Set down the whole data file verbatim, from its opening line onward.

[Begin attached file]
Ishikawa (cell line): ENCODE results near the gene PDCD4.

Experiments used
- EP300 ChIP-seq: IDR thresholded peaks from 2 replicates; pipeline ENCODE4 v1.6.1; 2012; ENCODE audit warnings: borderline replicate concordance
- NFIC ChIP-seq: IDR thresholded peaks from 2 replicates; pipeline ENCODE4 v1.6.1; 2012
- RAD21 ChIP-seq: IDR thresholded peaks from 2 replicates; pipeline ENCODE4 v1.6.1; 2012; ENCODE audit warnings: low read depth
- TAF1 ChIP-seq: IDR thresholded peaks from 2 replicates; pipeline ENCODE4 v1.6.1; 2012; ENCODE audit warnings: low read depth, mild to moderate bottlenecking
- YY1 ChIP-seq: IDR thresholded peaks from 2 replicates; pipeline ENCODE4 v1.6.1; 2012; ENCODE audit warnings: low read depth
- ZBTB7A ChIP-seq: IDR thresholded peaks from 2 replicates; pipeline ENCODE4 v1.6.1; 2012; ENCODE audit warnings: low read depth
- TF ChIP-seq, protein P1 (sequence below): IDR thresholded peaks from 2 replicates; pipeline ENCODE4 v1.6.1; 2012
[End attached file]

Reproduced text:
Ishikawa (cell line): ENCODE results near the gene PDCD4.

Experiments used
- EP300 ChIP-seq: IDR thresholded peaks from 2 replicates; pipeline ENCODE4 v1.6.1; 2012; ENCODE audit warnings: borderline replicate concordance
- NFIC ChIP-seq: IDR thresholded peaks from 2 replicates; pipeline ENCODE4 v1.6.1; 2012
- RAD21 ChIP-seq: IDR thresholded peaks from 2 replicates; pipeline ENCODE4 v1.6.1; 2012; ENCODE audit warnings: low read depth
- TAF1 ChIP-seq: IDR thresholded peaks from 2 replicates; pipeline ENCODE4 v1.6.1; 2012; ENCODE audit warnings: low read depth, mild to moderate bottlenecking
- YY1 ChIP-seq: IDR thresholded peaks from 2 replicates; pipeline ENCODE4 v1.6.1; 2012; ENCODE audit warnings: low read depth
- ZBTB7A ChIP-seq: IDR thresholded peaks from 2 replicates; pipeline ENCODE4 v1.6.1; 2012; ENCODE audit warnings: low read depth
- TF ChIP-seq, protein P1 (sequence below): IDR thresholded peaks from 2 replicates; pipeline ENCODE4 v1.6.1; 2012